The motor and its support structure comprise a substantial mass in comparison with the mass of the cutting blade. Thus, the time required to rotate the cutting blade is determined by the mass of the motor and its support structure.

The present invention is an improvement over the material cutting machine of the aforesaid Sederberg application by eliminating the requirement for the motor and its support structure to be rotated to rotate the cuting blade. Thus, the total rotated mass when the cuting blade is to be rotated is substantially reduced by the material cutting machine of the present invention. Accordingly, the time required to rotate the reciprocating cutting bladeof the present invention in comparison with rotation of the cutting blade of the aforesaid Sederberg application is substantially reduced. This permits faster operation of the material cutting machine of the present invention while still obtaining the desired results of the aforesaid Sederberg application.

In the material cutting machine of the aforesaid Sederberg application, the cutting blade is rotatable about the axis of the stiffening rod. Thus, when cutting relatively heavy material, the force created by the material against the cutting blade may cause turning of the cutting blade about the axis of the stiffening rod. As a result, with certain relatively heavy materials, the possibility exists that the cutting blade of the aforesaid Sederberg application may not maintain its desired heading. While this amount of heading may be slight, there are certain instances in which this slight deviation from the desired heading is undesirable.

The material cutting machine of the present invention satisfactorily overcomes this problem by utilizing a vertical axis adjacent the leading edge of the cutting blade for rotation of the cutting blade during cutting engagement with the material. As a result, any force exerted by relatively heavy material against the cutting blade of the present invention merely causes pivoting or turning about the axis adjacent the leading edge, which forms the cutting edge of the cuting blade of the present invention along with the bottom connecting edge in the same manner as in the aforesaid Sederberg application, so as to not remove the cutting blade from its desired heading. The present invention utilizes a second rotatable axis, which is the axis of the support rod and adjacent the trailing edge of the cutting blade, for turning the cutting blade when it is not in engagement with the material being cut.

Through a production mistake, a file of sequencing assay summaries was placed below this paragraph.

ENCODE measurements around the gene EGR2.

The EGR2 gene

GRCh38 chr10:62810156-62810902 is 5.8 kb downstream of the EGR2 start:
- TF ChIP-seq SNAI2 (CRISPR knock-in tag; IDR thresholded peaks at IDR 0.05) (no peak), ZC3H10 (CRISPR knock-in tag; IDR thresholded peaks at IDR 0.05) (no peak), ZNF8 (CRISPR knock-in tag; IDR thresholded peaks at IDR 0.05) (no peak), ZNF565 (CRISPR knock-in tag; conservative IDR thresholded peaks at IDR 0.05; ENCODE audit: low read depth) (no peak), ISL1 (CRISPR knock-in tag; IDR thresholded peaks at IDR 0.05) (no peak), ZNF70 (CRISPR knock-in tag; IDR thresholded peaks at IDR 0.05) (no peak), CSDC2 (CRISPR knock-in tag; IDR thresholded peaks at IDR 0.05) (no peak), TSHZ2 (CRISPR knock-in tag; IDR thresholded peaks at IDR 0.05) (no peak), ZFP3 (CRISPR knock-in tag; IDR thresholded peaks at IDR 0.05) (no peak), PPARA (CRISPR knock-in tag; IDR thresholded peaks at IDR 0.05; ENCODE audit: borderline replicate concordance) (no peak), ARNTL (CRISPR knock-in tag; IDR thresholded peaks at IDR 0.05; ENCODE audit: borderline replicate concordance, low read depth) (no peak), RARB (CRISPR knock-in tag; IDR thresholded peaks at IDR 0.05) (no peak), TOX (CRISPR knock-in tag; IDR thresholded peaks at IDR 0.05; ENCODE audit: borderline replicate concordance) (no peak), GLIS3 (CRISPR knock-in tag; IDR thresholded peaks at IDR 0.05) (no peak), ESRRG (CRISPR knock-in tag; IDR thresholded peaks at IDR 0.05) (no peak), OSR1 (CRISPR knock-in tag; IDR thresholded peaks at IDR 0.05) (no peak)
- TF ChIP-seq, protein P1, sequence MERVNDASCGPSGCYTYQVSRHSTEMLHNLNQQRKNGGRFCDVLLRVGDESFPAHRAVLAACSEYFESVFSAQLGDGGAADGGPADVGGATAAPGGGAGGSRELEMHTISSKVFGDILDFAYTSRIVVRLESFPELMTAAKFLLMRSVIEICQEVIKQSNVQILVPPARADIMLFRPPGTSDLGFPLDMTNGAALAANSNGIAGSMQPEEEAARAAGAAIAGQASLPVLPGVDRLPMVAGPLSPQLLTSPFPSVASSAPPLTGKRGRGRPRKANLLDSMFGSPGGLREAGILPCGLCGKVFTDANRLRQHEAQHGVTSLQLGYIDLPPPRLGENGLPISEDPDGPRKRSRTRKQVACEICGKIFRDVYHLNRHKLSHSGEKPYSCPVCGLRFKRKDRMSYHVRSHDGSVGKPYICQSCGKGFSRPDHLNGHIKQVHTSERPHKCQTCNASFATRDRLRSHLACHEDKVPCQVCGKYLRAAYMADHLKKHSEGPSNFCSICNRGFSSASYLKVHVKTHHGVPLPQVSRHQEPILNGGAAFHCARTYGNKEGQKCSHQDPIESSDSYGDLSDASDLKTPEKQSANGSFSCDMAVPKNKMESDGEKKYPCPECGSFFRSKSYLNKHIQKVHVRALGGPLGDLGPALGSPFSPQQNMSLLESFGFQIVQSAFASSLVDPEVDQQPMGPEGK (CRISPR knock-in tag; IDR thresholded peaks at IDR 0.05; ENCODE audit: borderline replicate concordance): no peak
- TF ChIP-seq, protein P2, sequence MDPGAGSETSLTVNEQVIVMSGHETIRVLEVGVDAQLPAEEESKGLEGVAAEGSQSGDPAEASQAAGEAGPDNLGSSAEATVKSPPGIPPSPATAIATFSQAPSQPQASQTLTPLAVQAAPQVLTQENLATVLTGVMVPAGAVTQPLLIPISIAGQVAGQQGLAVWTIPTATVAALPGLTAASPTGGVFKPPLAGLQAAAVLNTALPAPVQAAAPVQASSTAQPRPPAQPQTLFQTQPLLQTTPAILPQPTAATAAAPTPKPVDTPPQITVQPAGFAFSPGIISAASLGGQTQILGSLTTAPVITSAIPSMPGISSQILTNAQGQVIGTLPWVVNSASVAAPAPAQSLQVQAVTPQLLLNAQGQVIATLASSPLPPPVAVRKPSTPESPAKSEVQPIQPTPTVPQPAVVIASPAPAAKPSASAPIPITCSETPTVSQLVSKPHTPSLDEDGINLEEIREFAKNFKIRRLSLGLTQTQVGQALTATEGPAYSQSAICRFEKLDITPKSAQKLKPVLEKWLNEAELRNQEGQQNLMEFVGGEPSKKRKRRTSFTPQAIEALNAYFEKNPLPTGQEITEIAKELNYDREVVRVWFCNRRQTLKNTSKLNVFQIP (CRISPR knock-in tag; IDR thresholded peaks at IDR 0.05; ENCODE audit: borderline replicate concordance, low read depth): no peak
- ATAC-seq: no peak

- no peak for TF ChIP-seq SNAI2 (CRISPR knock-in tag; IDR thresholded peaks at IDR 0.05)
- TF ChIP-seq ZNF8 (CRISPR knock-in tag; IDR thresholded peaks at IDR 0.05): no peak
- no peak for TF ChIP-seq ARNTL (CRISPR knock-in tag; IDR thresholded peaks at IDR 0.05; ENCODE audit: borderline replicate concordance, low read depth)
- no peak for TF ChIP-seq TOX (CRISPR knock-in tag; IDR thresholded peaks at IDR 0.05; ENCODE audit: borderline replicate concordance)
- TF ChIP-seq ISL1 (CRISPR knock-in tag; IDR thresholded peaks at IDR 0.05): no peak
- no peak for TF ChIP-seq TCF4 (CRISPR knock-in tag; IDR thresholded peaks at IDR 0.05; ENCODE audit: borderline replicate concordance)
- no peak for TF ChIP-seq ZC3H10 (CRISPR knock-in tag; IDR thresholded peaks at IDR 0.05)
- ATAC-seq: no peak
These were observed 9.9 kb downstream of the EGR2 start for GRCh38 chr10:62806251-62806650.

An object of this invention is to provide a material cutting machine having a reciprocating cutting blade that may be rotated without its driving means rotating.

Another object of this invention is to provide a material cutting machine having a reciprocating cutting blade that rotates about a vertical axis adjacent its leading edge when cutting and about a vertical axis adjacent its trailing edge when the cutting blade is not in cutting engagement with the material being cut.

Other objects of this invention will be readily perceived from the following description, claims, and drawings.

This invention relates to a material cutting machine having a substantially vertical cutting blade for cutting material, which is supported in a substantially horizontal plane by suitable means. The cutting machine has motive means connected by means to the cutting blade to cause reciprocation of the cutting blade when the motive means is activated. The cutting machine also has means to re move the cutting blade from cutting engagement with the material being cut and means to rotate the cutting blade to change the heading of the cutting edge of the cutting blade. The machine has means to change the axis of rotation of the cutting blade in accordance with whether the cutting blade is in engagement with the material being cut or removed by the removal means from engagement with the material being cut.